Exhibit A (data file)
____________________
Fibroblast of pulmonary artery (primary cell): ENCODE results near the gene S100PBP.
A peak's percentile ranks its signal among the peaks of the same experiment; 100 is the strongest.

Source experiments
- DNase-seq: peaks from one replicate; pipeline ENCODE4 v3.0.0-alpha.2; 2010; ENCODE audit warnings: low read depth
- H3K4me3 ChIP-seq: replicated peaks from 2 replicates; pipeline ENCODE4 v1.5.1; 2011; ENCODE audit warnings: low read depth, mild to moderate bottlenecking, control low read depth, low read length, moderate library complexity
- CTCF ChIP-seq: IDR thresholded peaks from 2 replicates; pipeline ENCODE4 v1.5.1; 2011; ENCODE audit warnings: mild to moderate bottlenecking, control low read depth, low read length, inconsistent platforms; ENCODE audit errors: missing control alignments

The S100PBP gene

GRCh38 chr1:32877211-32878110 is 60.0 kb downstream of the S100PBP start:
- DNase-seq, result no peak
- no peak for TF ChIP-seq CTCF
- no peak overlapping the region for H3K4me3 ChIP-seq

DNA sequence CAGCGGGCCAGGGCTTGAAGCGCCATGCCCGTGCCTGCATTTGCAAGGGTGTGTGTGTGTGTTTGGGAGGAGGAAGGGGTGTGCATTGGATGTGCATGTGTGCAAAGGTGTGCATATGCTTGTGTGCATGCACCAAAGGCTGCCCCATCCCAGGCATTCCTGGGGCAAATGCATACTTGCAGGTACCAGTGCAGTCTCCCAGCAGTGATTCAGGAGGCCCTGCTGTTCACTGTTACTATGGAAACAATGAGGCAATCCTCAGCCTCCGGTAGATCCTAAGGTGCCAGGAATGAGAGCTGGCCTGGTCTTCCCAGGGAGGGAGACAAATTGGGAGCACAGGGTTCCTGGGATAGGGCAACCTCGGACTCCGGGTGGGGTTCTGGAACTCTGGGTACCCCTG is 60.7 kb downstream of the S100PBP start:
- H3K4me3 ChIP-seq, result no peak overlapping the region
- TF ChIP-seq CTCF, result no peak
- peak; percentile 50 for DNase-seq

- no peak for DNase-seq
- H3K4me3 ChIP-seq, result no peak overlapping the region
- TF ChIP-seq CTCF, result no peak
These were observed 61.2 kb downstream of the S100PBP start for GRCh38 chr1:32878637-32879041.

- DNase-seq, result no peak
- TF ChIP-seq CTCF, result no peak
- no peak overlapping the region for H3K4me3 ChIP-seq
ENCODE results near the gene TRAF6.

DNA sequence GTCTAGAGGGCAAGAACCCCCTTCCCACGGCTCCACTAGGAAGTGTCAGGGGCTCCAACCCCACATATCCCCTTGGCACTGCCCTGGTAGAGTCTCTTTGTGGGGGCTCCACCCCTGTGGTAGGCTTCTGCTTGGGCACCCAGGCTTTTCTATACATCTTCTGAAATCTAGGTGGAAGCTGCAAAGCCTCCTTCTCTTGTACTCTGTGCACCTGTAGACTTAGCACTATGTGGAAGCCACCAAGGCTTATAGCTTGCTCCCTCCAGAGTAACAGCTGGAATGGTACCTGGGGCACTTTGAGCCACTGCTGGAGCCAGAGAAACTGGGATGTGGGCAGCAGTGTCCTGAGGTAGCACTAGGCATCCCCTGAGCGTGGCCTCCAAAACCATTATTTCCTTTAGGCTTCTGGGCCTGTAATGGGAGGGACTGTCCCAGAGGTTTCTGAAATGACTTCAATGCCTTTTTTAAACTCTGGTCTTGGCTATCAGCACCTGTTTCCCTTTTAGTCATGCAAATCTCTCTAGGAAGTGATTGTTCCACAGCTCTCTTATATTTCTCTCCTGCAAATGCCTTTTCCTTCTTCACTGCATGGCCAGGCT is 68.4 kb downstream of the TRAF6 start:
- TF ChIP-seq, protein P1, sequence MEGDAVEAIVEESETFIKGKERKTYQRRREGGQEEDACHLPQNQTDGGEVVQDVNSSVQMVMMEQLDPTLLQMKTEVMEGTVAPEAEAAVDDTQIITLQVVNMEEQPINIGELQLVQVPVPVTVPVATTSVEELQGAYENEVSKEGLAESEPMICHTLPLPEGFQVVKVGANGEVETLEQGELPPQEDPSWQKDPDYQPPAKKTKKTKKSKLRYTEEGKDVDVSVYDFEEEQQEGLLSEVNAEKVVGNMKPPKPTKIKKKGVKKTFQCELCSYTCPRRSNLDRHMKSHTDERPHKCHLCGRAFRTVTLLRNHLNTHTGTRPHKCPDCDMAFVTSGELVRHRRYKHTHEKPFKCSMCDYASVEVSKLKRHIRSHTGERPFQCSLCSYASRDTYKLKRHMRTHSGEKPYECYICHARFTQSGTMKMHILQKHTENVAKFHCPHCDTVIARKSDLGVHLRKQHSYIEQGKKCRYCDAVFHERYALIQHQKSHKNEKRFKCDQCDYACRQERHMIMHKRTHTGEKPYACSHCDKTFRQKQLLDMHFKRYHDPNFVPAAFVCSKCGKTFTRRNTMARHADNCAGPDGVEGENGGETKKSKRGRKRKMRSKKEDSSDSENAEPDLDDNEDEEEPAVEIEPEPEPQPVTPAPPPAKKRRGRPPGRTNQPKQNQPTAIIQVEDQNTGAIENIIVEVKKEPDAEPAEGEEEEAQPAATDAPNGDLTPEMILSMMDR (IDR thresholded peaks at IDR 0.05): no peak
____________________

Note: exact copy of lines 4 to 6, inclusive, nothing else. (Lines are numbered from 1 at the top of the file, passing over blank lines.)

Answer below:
- DNase-seq: peaks from one replicate; pipeline ENCODE4 v3.0.0-alpha.2; 2010; ENCODE audit warnings: low read depth
- H3K4me3 ChIP-seq: replicated peaks from 2 replicates; pipeline ENCODE4 v1.5.1; 2011; ENCODE audit warnings: low read depth, mild to moderate bottlenecking, control low read depth, low read length, moderate library complexity
- CTCF ChIP-seq: IDR thresholded peaks from 2 replicates; pipeline ENCODE4 v1.5.1; 2011; ENCODE audit warnings: mild to moderate bottlenecking, control low read depth, low read length, inconsistent platforms; ENCODE audit errors: missing control alignments